The Africa Country Benchmark Report (ACBR) is the definitive resource for understanding Africa, providing comprehensive assessments of all 54 African countries. The report scores, ranks and insightfully assesses each country holistically, as well as across business, economic, political and social factors, all presented in an 800-page infographic-driven publication.
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ACBR analysis in brief | More than the private sector, governments determine the success or failure of African economies. Government policies that propel economies toward prosperity should be shaped on best practices discernible in an analysis of Africa’s 54 countries’ economies in IOA’s 2017 Africa Country Benchmark Report.
The economies of Africa’s many and diverse countries prosper or fail on the basis of their government’s political performance, which invariably shapes their response to economic issues. Examples range from South Africa, where the national currency is the world’s most volatile because investors tie the rand to governmental conflicts, to Africa’s well-performing small island economies that prosper because of governmental foresight, with progressive economic policies. An examination of the lead economic indexes on Africa has drawn these insights as part of IOA’s 2017 Africa Country Benchmark Report (ACBR) assessments of overall national performances. Other factors determine the success or failure of economies, and from these lessons can be drawn on the best and worst practices.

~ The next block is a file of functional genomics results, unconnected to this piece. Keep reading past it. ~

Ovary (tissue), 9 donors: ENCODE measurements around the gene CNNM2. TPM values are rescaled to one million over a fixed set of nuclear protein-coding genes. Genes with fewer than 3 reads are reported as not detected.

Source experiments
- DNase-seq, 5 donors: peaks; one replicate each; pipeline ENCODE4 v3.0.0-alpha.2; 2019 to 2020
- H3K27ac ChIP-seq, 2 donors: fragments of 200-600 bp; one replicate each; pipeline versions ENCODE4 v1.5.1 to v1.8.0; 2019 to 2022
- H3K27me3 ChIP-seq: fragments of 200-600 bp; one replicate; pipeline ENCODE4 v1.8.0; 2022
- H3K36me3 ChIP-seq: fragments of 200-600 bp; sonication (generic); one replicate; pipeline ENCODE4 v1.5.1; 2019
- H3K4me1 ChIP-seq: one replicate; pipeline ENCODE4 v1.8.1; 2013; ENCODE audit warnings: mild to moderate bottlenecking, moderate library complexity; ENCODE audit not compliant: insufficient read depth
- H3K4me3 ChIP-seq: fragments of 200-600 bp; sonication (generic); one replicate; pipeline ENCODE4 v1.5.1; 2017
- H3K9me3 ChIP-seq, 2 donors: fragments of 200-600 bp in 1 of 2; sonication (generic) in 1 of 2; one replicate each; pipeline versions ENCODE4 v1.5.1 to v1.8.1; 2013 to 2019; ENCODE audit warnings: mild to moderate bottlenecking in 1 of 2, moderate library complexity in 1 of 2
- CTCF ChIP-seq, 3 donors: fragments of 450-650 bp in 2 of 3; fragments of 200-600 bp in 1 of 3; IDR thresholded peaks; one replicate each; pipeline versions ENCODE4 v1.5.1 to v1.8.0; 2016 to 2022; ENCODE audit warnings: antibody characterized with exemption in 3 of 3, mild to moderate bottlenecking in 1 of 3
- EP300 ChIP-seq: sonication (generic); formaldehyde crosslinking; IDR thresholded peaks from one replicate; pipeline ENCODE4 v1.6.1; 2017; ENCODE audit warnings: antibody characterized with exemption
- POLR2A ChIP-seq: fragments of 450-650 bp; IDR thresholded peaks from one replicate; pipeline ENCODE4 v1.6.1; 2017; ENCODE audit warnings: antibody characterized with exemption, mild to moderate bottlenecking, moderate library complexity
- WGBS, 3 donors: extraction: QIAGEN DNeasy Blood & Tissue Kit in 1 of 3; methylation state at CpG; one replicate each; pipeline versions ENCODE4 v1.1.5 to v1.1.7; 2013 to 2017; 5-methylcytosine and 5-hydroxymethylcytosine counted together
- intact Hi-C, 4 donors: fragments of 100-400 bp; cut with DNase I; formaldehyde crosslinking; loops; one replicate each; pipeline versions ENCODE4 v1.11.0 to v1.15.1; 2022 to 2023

The 2017 ACBR analyses 34 international indexes and 30 key indicators, and from this data specific to the economic field, the top five economic ‘takeaways’ emerge. The data points to commonalities found in African counties’ economic successes and failures, and offer insight into countries’ overall economic performances, from trade and investment to equality and stability.
Here are five important lessons that should be learned from, demonstrated by countries that perform well in the ACBR’s economics section: Read more →
ACBR analysis in brief | Poverty and a lack of individual rights has hindered social progress in Africa. However, some of the continent’s 54 countries have shown how to establish winning policies and succeed with national development by uplifting living standards and ensuring democratic rights.
Africa’s countries are as varied as their cultural and historic circumstances, as well as their environments and natural resources. All emerged from the colonial era encumbered by poverty, and all went in several directions to achieve social development. IOA’s 2017 Africa Country Benchmark Report (ACBR) assesses which African countries have succeeded in developing effective social welfares and can offer lessons to other developing African countries. The conflict between honouring traditional practices and achieving human rights requires compromise, with traditional authorities honoured with customary respect but citizens allowed to pursue their aspirations in business and politics unfettered by state constraints. Progressive social welfare policies result in improved conditions for all people in a country. Governments can pay for these programmes from revenues earned by well-performing economies, made possible by open, equitable societies where individuals are allowed to think, imagine and ultimately prosper.
The top five social welfare ‘takeaways’ from the 2017 ACBR were discerned by analysing data from the 34 international indexes and 30 key indicators that were incorporated into the survey. A holistic view of a country’s performance results clearly shows how economic and political factors work to the success or detriment of social progress. Out of this evaluation emerges some commonalities found in African counties that score highest in their people’s education, freedoms, health and safety.
Here are five important lessons learned from countries that perform well in the ACBR’s society section:
Over the past decade, In On Africa (IOA) has positioned itself as one of the top research, intelligence and publishing firms in and focused exclusively on Africa. The company works with a wide array of clients across the African continent through its complementary divisions, service offerings and insight-driven products.
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